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How do you want to measure your abilities? By being acknowledged for growing the world’s heaviest lemon maybe?


I was having a look through my son’s Guinness World Book of Records book and still find myself astonished by what people will do to get into this hefty book of sometimes astonishing and quite frankly weird records. I can understand people wanting acknowledgement for holding the record at being the fastest runner over 100metres, or being the fastest person to swim the channel. But frankly there are a huge number of records listed that I just can’t imagine anyone actually sat there and thought up the idea of in the first place. Here’s but a mere taster, of what some people will do to make their mark:

• 2510 people in Swansea, dressed up as smurfs in white and blue, complete with blue faces and white hats to break the record for the most people dressed as smurfs in one place
• The tightest circumference of a 30 centimeter (12-inch) aluminum frying pan, rolled with bare hands in 30 seconds is 17.46 centimeters set in Myrtle Beach, S.C., on July 30, 2007.
• Jean-François Vernetti of Switzerland collected 8,888 different ‘Do Not Disturb’ hotel signs from 189 countries across the world since 1985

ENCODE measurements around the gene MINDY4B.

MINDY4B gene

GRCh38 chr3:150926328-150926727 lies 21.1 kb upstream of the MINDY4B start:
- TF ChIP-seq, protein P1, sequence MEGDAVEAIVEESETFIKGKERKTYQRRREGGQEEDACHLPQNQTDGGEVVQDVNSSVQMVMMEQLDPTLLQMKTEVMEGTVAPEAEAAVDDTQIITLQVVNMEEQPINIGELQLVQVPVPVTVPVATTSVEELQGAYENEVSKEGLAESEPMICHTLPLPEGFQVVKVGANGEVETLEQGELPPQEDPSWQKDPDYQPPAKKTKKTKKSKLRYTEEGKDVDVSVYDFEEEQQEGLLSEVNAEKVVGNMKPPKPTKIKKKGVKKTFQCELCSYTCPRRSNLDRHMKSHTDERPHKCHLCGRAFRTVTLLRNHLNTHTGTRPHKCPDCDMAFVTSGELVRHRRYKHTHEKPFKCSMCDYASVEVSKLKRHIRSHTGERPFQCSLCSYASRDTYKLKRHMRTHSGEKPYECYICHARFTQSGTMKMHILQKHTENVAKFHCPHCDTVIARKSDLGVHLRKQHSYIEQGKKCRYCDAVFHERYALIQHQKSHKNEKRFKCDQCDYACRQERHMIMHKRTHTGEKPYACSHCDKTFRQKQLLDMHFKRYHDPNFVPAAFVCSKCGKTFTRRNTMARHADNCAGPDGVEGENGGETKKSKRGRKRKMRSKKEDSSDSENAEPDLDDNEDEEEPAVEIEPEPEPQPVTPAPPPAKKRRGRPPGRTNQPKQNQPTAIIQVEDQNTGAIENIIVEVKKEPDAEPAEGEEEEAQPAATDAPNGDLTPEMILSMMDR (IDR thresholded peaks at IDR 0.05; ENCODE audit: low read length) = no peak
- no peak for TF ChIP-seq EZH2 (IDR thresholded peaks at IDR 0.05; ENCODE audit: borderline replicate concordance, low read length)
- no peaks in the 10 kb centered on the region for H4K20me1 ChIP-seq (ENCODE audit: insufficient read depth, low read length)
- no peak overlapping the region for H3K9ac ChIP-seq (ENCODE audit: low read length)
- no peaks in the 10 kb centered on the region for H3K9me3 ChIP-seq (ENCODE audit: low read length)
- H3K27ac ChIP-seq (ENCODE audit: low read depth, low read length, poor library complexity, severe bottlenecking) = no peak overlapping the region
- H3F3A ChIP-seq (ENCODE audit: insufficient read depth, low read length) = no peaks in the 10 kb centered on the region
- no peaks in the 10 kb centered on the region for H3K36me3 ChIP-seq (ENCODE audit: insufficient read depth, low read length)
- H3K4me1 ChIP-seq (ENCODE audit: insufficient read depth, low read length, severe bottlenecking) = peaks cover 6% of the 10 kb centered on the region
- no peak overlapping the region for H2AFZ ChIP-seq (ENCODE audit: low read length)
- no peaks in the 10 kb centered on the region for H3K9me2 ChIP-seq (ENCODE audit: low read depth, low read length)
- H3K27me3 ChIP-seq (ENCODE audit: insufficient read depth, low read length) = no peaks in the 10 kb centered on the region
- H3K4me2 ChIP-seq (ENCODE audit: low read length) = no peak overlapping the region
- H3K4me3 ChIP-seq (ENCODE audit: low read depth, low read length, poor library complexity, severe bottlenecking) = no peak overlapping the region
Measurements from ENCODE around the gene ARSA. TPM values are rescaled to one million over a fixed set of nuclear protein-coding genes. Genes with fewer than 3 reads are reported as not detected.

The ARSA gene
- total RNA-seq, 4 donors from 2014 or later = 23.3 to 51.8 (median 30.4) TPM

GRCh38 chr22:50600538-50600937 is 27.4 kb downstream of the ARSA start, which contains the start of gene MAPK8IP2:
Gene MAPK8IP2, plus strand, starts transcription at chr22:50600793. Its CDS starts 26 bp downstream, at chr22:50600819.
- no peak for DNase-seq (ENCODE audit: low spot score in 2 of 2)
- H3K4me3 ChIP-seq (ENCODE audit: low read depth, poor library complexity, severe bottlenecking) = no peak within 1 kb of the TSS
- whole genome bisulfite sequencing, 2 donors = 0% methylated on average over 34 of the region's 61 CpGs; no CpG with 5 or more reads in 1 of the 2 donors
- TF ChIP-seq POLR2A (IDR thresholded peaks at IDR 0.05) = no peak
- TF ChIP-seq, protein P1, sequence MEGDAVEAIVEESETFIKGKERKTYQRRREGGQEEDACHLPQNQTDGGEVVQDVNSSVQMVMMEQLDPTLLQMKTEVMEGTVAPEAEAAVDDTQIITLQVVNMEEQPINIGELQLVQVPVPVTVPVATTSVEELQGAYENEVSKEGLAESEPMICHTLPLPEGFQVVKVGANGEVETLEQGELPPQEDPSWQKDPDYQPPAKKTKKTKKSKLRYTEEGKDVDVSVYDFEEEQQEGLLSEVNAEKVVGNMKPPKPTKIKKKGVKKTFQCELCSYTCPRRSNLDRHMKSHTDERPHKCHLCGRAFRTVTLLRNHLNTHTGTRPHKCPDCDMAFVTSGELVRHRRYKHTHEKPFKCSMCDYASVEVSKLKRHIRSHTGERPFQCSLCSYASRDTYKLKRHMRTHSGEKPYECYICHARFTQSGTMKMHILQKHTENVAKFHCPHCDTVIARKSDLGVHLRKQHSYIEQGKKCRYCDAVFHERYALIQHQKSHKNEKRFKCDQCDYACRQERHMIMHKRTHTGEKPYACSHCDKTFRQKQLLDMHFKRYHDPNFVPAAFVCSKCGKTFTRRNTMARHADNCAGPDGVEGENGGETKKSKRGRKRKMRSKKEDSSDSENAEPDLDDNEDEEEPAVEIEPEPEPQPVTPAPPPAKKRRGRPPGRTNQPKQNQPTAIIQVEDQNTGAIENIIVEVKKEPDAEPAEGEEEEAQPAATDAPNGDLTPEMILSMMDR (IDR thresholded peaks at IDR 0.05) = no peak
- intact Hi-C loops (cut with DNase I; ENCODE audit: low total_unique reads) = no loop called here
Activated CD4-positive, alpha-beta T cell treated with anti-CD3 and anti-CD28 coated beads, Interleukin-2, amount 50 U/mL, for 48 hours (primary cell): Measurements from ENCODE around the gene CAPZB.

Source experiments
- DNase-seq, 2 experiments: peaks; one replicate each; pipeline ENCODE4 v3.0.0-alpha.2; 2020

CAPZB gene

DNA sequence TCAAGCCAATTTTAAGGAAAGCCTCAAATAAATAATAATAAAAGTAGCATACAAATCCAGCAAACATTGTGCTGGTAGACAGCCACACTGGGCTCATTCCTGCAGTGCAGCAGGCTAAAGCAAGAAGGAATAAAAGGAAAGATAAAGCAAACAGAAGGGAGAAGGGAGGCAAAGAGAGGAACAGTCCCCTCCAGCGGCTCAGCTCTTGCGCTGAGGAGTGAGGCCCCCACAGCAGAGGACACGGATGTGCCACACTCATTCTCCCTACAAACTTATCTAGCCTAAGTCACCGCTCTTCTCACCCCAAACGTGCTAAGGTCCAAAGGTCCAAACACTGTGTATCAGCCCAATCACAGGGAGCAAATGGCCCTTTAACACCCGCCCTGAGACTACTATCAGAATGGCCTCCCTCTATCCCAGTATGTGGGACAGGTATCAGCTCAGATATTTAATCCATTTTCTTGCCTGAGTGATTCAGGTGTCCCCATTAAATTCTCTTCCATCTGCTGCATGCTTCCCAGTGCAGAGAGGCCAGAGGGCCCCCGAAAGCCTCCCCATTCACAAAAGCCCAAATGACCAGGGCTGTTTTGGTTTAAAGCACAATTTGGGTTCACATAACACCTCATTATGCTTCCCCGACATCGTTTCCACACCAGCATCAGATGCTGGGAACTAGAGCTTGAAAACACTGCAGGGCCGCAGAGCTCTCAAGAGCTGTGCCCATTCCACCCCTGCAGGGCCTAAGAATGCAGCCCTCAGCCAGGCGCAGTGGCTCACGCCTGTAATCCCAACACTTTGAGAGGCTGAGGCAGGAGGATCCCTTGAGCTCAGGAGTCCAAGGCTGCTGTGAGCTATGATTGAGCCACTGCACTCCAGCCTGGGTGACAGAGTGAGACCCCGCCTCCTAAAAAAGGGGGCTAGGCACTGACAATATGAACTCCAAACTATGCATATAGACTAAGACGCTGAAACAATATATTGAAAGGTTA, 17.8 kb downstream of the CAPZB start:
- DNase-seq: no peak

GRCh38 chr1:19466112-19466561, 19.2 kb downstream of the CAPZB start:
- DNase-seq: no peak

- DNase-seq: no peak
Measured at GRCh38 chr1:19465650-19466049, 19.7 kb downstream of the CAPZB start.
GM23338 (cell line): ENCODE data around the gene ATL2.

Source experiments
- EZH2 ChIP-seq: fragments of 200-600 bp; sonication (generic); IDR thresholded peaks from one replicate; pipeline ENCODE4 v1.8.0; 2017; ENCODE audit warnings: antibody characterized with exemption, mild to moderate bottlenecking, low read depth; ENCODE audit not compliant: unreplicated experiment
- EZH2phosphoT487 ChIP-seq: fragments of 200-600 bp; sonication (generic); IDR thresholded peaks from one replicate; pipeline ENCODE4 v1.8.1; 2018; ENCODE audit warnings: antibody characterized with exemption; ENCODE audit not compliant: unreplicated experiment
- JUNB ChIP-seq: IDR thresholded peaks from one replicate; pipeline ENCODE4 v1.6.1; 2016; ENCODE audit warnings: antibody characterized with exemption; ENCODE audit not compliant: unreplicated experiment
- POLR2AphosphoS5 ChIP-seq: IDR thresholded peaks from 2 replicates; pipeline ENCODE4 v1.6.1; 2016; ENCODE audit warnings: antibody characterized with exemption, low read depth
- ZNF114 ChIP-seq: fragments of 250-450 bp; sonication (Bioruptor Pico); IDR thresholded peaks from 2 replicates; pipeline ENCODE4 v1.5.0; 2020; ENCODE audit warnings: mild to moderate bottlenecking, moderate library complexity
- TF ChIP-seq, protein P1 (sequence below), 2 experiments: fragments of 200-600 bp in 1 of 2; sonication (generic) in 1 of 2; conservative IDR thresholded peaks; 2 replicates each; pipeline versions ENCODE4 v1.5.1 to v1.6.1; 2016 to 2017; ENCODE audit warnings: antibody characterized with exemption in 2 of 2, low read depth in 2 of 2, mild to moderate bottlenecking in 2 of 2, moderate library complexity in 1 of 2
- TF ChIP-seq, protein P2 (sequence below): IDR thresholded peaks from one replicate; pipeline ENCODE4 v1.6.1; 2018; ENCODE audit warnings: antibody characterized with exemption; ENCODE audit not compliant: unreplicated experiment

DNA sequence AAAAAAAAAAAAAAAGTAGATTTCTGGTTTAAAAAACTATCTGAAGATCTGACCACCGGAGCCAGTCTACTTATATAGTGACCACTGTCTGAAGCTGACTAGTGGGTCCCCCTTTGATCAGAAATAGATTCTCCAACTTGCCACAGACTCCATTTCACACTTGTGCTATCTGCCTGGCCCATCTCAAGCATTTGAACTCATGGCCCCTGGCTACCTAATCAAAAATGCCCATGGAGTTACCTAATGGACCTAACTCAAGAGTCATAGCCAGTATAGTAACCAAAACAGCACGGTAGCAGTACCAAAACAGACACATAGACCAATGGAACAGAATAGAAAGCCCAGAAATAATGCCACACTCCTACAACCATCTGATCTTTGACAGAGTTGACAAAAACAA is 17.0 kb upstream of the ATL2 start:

• The longest distance pulled by a horse while on full-body burn was 472.8 meter (1,551 feet, 2 inches) by Halapi Roland in Kisoroszi, Hungary, Nov. 12, 2008.

I've never felt the need to try out any of the above, but this book of records fascinates me. Over 100 million copies,  printed in 40 languages have been sold. According to Guinness, tens of thousands of people who want to set a record apply each year, and 80% of those applications get rejected. So what drives people to want to get their name in this famous book of achievements?

Some people, may view attempting to set a world record as a way to measure themselves. For these people, this will be about understanding where they are positioned in the world, and how they fit in the grand scheme of things. I can however think of easier ways to gain a measured view of myself that doesn’t involve crushing 80 eggs with my head in a minute.

360 degree feedback is a widely used tool in business to measure and define just how well individuals are performing. This type of review gives an all round insight, into a persons strengths and weaknesses as seen by those around them, which enables them to understand their position within the organisation they work for.

So, if you’d like to gain a measured view on how you perform, without having to hurdle 100metres wearing swimming fins on your feet, consider taking part in a 360 degree feedback review.

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